Thursday, September 13, 2012

Celebrating Bloggers: Bridging the Gap


This week, along with Terri Long and many others, I'm celebrating bloggers. 

Hurray for Bloggers!

I’m a lucky person, and here’s why:

I get to be in two fabulous groups. The first is a very talented group of writers, and they support me every day. Plus they make me laugh.

Ditto with the second group. I’m also friends with a group of book bloggers and reviewers. The people in that group are also very dedicated and talented, and they also make me laugh. A lot.

Book reviewers must be some of the hardest working people in the world. They read huge stacks of books and labor over reviews, often posting 3 – 5 blogs a week. Some of them post that many in one day.

Not only do they do reviews, they also host writers in interviews, guest blogs, and giveaways. These services are vital to Indie writers, as we try to get our names out there. The hard work of the bloggers gets our books noticed and the word out that we exist, among the other millions of authors whose books are up on Amazon and B&N.

There have been horrible stories lately about both camps. There are writers who post fake reviews, people threatening reviewers (and online stalking them) and writers threatening “retribution” for bad reviews.

Alas, in all of this the essential humanity of both groups gets lost. The book bloggers are lovely people – they are parents, pet owners, dedicated readers who don’t get paid for the hard work they do.

The writers I work with are also wonderful friends. They get married, have grandchildren, and also work for little to no recompense.

Online, in text, the personality of a person often gets lost. Face to face we can say something with a wry grin or a wink that makes a harsh statement seem funny or at least acceptable. Not so online, and emoticons don’t cut it.

Therefore, I think we have to bump up our personhood and be extra professional and human in social media. In order for our natures not to get lost in train wrecks and Authors (and sometimes bloggers) Behaving Badly, we have to be extra kind, extra tolerant, and super polite.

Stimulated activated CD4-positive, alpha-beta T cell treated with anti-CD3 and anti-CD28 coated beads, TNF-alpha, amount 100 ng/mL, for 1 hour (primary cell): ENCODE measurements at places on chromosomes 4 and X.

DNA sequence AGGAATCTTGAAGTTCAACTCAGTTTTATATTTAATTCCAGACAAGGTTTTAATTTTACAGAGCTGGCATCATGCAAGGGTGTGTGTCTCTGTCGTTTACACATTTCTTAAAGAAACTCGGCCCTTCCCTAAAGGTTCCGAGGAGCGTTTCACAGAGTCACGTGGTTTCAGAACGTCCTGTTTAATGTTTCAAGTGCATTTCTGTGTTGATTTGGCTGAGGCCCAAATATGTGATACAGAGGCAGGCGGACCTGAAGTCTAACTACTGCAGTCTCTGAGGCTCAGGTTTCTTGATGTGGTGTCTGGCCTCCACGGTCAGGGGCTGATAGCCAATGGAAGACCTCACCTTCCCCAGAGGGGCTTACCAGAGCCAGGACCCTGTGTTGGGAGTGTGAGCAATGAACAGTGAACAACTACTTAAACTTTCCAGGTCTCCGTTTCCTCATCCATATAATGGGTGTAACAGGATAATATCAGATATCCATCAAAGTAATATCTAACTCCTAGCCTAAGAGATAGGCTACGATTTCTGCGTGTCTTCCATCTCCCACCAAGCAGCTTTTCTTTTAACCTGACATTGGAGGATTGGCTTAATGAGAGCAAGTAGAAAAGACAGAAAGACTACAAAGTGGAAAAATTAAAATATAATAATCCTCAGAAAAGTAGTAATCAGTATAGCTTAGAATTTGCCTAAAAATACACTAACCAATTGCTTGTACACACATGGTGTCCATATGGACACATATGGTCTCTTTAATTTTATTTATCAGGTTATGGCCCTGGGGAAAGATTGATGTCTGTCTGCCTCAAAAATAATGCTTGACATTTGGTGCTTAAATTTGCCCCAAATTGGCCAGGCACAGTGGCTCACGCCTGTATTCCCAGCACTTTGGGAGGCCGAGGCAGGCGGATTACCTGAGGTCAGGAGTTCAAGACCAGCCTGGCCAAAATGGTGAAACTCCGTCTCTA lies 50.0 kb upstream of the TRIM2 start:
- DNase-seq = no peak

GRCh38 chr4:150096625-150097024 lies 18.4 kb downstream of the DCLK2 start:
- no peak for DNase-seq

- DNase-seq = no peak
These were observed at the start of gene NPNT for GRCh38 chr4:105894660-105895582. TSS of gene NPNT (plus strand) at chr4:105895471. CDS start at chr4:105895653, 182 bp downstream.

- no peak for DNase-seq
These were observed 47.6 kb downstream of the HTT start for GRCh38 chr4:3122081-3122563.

For example,  the one main gripe I read from book bloggers is that their review policies often get ignored. If you submit something for a review, then read the policy and abide by it.

Another is to avoid mass mailings. Sending a message that begins, "From: YOUR NAME GOES HERE" is the same as a robocall, and just as deadly. A personally written email that comes with a carefully crafted review query (one that fits with the reviewer’s policy) will go far and stand out among the many people who forgot to take that extra step in their haste to get their books reviewed.

It won’t stop the train wrecks, but this politeness policy will make certain that you are OFF the train and onto the platform when the wreck does occur.

5 comments:

John said...
This comment has been removed by a blog administrator.
Kriss Morton said...

FYI your one comment is spam LOL he he he. Secondly, this was awesome. We book bloggers LOVE authors like you. You make it all worth doing!

Alison DeLuca said...

You are right - bye, bye, Spam!

And thanks for the kind words, Kriss. You are a shining example of a hard working reviewer.

Terri Giuliano Long said...

"Online, in text, the personality of a person often gets lost. Face to face we can say something with a wry grin or a wink that makes a harsh statement seem funny or at least acceptable. Not so online, and emoticons don’t cut it."

This is so true, Alison! We must always strive to remember that the people are the other side of the screen are just that... people. Bloggers do an amazing job every day and it's wonderful to spread our gratitude.

Thank you so much for taking part in Celebrating Bloggers!
My best,
Terr

David M. Brown said...

Great post Alison. Love the derailed train image too. That brings back memories :)

I agree that authors and bloggers need to work harder in interaction but authors most of all. Approaching book bloggers in a polite and professional manner will usually pay dividends later on. I couldn't imagine taking the badly behaved route.